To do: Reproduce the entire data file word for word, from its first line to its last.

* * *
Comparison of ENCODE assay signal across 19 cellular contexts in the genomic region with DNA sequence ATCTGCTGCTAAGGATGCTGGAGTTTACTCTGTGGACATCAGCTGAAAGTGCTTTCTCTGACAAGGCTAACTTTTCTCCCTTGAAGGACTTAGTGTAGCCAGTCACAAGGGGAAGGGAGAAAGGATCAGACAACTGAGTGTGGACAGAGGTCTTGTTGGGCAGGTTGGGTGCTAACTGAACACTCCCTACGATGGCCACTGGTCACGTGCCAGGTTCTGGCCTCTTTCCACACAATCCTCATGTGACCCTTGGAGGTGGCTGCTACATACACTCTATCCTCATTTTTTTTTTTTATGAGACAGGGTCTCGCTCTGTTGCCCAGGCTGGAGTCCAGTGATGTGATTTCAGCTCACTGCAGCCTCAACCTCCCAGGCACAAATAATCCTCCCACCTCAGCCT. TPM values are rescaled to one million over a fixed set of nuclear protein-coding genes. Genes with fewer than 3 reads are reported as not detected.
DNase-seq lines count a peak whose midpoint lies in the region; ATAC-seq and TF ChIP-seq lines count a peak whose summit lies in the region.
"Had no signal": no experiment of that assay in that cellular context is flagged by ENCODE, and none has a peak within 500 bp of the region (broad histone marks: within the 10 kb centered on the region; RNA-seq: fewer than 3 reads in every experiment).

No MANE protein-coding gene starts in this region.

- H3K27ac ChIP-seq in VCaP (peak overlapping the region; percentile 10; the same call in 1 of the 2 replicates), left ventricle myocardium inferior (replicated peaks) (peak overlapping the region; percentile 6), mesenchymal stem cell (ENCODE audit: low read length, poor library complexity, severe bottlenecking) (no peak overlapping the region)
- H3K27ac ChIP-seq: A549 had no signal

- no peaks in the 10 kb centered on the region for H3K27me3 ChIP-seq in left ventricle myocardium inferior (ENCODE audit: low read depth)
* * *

Comparison of ENCODE assay signal across 19 cellular contexts in the genomic region with DNA sequence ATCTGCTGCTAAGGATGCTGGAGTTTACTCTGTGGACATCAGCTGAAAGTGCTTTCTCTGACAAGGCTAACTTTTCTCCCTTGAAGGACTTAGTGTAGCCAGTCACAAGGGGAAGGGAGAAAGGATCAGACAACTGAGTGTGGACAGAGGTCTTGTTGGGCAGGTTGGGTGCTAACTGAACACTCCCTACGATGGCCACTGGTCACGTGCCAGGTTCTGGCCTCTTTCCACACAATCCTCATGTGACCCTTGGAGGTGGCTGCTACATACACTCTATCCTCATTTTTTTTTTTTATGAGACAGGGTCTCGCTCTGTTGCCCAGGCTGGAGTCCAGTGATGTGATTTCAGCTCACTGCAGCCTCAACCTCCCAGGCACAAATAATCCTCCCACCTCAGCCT. TPM values are rescaled to one million over a fixed set of nuclear protein-coding genes. Genes with fewer than 3 reads are reported as not detected.
DNase-seq lines count a peak whose midpoint lies in the region; ATAC-seq and TF ChIP-seq lines count a peak whose summit lies in the region.
"Had no signal": no experiment of that assay in that cellular context is flagged by ENCODE, and none has a peak within 500 bp of the region (broad histone marks: within the 10 kb centered on the region; RNA-seq: fewer than 3 reads in every experiment).

No MANE protein-coding gene starts in this region.

- H3K27ac ChIP-seq in VCaP (peak overlapping the region; percentile 10; the same call in 1 of the 2 replicates), left ventricle myocardium inferior (replicated peaks) (peak overlapping the region; percentile 6), mesenchymal stem cell (ENCODE audit: low read length, poor library complexity, severe bottlenecking) (no peak overlapping the region)
- H3K27ac ChIP-seq: A549 had no signal

- no peaks in the 10 kb centered on the region for H3K27me3 ChIP-seq in left ventricle myocardium inferior (ENCODE audit: low read depth)